Health experts alarmed over COVID-19 test fees in Bangladesh

A man gets tested for the COVID-19 coronavirus at the Bangabandhu Sheikh Mujib Medical University in Dhaka, Bangladesh, on June 3, 2020. (Shutterstock)
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Updated 30 June 2020

Health experts alarmed over COVID-19 test fees in Bangladesh

  • Decision comes amid surge in coronavirus cases

DHAKA: Health experts in Bangladesh are warning of an increased risk of coronavirus transmission following the government’s decision to introduce fees for COVID-19 tests.

The Health Ministry on Monday decided to charge $2 for testing for the virus at government-run facilities, and $6 if samples are collected at the patient’s home. The fees were introduced with immediate effect, according to the ministry’s notice.

The announcement came amid a surge in coronavirus cases across the country. As of Tuesday, the number of known COVID-19 infections reached 145,000, and at least 1,847 Bangladeshis have succumbed to the disease.

So far, 766,000 tests have been conducted at 68 laboratories in the country of nearly 165 million people.

Dr. Mozaherul Huq, former World Health Organization regional director for East Asia, said the government’s decision will adversely affect its COVID-19 response as the fee will discourage poorer people, even with coronavirus symptoms, from undergoing screening.

“It will affect case detection and thereby contact tracing and isolation as well as quarantine, resulting in more transmission,” he added.

Bangladesh Bureau of Statistics data indicate that around 20 percent of the population live below the poverty line.

“Now many people will remain out of the screening system as they can’t bear the testing fees,” the country’s renowned virologist Dr. Nazrul Islam told Arab News.

“We’ll only get a test result from people of affordable classes, so the data will definitely be incomplete.”

Justifying the government’s decision, Dr. Shahnila Ferdousi, director of the Center for Disease Control, told Arab News that the fees will “discourage” people from undergoing “unnecessary testing.”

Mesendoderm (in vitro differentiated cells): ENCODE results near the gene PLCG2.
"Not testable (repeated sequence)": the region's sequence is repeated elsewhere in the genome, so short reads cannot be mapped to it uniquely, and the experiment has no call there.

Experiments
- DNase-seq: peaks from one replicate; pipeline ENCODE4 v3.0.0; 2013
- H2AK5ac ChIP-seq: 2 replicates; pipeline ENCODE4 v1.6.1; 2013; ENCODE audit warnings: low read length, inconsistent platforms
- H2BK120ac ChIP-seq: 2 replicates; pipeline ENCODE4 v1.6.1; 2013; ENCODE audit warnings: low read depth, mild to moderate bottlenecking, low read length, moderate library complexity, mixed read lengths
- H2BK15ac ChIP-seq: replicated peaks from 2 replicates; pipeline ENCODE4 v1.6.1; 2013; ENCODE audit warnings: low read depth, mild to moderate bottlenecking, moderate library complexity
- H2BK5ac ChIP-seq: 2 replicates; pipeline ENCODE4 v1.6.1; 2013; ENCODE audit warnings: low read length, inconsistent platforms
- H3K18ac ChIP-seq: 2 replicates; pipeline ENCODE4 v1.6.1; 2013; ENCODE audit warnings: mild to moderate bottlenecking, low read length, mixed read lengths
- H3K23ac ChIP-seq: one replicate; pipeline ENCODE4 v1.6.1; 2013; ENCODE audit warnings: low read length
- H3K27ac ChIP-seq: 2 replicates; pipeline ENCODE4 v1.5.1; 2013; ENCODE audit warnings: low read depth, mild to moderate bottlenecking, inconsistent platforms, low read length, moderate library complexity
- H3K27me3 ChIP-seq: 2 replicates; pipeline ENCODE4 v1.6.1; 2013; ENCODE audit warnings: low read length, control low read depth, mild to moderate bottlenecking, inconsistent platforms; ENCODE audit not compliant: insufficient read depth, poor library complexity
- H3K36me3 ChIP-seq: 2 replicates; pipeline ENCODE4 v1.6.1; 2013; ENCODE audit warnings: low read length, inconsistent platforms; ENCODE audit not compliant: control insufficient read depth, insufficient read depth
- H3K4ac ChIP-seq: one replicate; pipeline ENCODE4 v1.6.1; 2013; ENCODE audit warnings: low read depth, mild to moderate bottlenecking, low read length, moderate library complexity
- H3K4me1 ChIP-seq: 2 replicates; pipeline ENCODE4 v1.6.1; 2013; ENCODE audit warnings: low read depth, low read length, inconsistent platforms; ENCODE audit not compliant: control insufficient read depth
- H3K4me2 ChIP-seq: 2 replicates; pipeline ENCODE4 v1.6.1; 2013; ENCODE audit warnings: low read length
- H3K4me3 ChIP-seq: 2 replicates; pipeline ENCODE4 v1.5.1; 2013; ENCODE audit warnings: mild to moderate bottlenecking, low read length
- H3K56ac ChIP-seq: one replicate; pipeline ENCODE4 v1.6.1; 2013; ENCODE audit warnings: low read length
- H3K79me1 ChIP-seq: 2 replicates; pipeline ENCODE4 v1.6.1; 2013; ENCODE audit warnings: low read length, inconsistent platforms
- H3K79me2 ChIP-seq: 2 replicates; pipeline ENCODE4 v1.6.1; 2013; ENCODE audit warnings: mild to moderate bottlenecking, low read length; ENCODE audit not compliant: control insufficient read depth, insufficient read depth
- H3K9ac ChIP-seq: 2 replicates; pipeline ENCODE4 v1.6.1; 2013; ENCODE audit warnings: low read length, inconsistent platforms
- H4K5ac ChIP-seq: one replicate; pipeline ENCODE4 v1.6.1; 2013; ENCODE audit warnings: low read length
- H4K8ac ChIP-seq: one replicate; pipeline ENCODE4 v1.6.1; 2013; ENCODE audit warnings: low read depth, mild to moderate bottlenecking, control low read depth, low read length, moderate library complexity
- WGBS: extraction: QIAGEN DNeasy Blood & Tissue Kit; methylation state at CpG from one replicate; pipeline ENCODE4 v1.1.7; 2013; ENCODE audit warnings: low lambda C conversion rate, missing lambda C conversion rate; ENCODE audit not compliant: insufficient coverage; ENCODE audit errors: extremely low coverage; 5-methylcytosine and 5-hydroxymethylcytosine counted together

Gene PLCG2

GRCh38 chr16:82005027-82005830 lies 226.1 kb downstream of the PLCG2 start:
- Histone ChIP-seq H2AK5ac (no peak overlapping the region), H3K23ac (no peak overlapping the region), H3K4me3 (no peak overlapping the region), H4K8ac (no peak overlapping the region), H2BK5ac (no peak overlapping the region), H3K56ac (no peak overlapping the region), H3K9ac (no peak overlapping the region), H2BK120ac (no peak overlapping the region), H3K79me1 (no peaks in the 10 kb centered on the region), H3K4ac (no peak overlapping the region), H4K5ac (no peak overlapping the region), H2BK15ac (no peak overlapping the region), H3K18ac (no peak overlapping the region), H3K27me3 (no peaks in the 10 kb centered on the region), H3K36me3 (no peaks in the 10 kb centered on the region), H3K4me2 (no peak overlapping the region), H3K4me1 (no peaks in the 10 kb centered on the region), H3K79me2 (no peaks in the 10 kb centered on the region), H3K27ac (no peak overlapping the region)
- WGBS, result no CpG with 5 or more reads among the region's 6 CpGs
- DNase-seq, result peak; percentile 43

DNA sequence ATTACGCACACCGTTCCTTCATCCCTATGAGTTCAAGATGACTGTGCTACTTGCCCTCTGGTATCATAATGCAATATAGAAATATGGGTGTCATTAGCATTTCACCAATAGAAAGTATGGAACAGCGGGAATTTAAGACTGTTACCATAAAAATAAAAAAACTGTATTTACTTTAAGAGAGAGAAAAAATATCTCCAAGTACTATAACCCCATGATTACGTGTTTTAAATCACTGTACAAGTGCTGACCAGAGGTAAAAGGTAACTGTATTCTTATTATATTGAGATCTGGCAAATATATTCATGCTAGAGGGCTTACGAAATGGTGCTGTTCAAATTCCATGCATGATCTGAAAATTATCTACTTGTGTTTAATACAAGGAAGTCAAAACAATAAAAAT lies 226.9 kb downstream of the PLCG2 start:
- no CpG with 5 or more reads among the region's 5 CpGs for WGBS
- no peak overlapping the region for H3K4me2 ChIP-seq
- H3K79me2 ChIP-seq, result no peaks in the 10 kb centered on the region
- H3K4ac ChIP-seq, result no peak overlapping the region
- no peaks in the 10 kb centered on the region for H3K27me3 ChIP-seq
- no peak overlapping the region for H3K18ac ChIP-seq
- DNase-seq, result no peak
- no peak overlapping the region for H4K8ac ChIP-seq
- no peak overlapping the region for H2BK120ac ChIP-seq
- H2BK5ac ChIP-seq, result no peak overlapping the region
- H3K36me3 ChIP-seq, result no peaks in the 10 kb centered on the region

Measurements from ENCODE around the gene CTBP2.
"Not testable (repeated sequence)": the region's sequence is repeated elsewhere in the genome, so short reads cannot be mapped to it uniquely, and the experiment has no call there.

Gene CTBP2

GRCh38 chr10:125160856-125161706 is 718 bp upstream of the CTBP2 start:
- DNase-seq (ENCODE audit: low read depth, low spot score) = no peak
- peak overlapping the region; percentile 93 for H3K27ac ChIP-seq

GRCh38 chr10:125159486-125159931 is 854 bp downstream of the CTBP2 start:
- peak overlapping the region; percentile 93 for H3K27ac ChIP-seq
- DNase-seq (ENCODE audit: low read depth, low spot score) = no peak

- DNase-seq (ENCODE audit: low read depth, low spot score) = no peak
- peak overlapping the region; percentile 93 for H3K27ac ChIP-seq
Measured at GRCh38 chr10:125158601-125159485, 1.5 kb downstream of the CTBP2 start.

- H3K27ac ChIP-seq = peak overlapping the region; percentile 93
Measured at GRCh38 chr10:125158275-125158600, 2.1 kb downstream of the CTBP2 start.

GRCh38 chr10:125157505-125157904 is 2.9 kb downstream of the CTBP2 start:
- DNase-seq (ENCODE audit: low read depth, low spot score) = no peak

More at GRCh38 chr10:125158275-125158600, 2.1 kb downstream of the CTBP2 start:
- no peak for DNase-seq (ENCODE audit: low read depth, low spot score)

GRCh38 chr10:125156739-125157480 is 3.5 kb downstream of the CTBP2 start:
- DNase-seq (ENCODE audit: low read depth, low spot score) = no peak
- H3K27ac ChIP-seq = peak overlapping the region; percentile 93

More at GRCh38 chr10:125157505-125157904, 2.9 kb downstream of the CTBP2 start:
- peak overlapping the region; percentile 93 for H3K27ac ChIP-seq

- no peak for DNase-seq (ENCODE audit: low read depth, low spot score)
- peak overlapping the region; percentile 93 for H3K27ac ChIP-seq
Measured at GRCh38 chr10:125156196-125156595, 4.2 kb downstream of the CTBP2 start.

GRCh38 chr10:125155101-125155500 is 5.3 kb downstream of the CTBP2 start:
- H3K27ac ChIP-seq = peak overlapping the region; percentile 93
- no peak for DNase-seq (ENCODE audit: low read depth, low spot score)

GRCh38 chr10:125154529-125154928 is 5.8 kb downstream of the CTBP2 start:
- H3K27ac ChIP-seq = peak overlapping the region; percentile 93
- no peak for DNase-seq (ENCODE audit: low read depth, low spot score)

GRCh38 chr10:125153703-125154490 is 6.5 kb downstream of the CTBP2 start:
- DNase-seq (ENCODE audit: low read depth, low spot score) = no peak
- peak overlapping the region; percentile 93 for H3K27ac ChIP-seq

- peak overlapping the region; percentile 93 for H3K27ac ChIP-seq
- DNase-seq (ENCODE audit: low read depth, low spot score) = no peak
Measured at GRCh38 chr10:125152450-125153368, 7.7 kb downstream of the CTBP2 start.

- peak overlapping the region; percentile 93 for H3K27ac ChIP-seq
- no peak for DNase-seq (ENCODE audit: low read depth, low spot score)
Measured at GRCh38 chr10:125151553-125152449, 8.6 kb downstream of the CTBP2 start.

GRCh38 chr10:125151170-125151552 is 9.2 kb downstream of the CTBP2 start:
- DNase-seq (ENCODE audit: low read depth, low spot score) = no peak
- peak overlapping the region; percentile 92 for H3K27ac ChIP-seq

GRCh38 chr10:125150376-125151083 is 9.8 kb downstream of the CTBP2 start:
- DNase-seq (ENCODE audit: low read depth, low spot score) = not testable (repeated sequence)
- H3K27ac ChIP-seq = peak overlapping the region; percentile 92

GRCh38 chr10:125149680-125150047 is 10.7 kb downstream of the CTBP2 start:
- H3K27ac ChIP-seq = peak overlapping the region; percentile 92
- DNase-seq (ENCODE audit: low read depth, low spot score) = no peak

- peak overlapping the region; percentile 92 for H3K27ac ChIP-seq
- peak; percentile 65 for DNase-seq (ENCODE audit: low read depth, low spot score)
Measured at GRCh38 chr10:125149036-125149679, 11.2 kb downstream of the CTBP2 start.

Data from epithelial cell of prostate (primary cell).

She said: “We’ve noticed that many people are conducting tests every week just because it’s free, although they don’t have any COVID-19-like symptoms. The government has some limitations in its resources and ability.”

She added, however, that free tests will be considered for those who cannot afford the fees. “People who are currently under different social safety net programs of the government can be considered for free testing,” she said.


India says Indian, Chinese troops disengaging from standoff

Updated 37 min 38 sec ago

India says Indian, Chinese troops disengaging from standoff

  • Indian officials say a standoff between the two armies began in early May
  • The situation turned deadly when the rival troops engaged in hand-to-hand fighting in the Galwan Valley

NEW DELHI: India’s external affairs minister said Saturday that Indian and Chinese troops are disengaging from a monthslong standoff along the countries’ undemarcated border following a clash last month that left at least 20 Indian soldiers dead.
Subrahmanyam Jaishankar’s remarks came a day after China’s ambassador to India said that Indian and Chinese front-line troops are disengaging in accordance with an agreement reached by their military commanders.
“It’s very much a work in progress,” Jaishankar said, adding that both sides agreed on the need to disengage because troops are deployed very close to each other.
The Chinese ambassador, Sun Weidong, said Friday that the two countries should be partners rather than rivals and handle their differences properly to bring their ties back on the right track.
Indian officials say a standoff between the two armies began in early May when large contingents of Chinese soldiers entered deep inside Indian-controlled territory at three places in Ladakh.
The situation turned deadly when the rival troops engaged in hand-to-hand fighting in the Galwan Valley, where India is building a strategic road connecting the region to an airstrip close to China. India says that 20 of its soldiers were killed in the June 15 clash and that there were casualties on the Chinese side as well.
China hasn’t confirmed any casualties on its side.
Through video conferencing on Friday, senior foreign ministry officials from the two countries reviewed the progress made in the disengagement process by the two armies at the disputed border, known as the Line of Actual Control.
The disputed border covers about 3,500 kilometers (2,175 miles) of frontier and stretches from Ladakh in the north to the Indian state of Sikkim in the northeast.
India and China fought a border war in 1962 that also spilled into Ladakh. The two countries have been trying to settle their border dispute since the early 1990s, without success.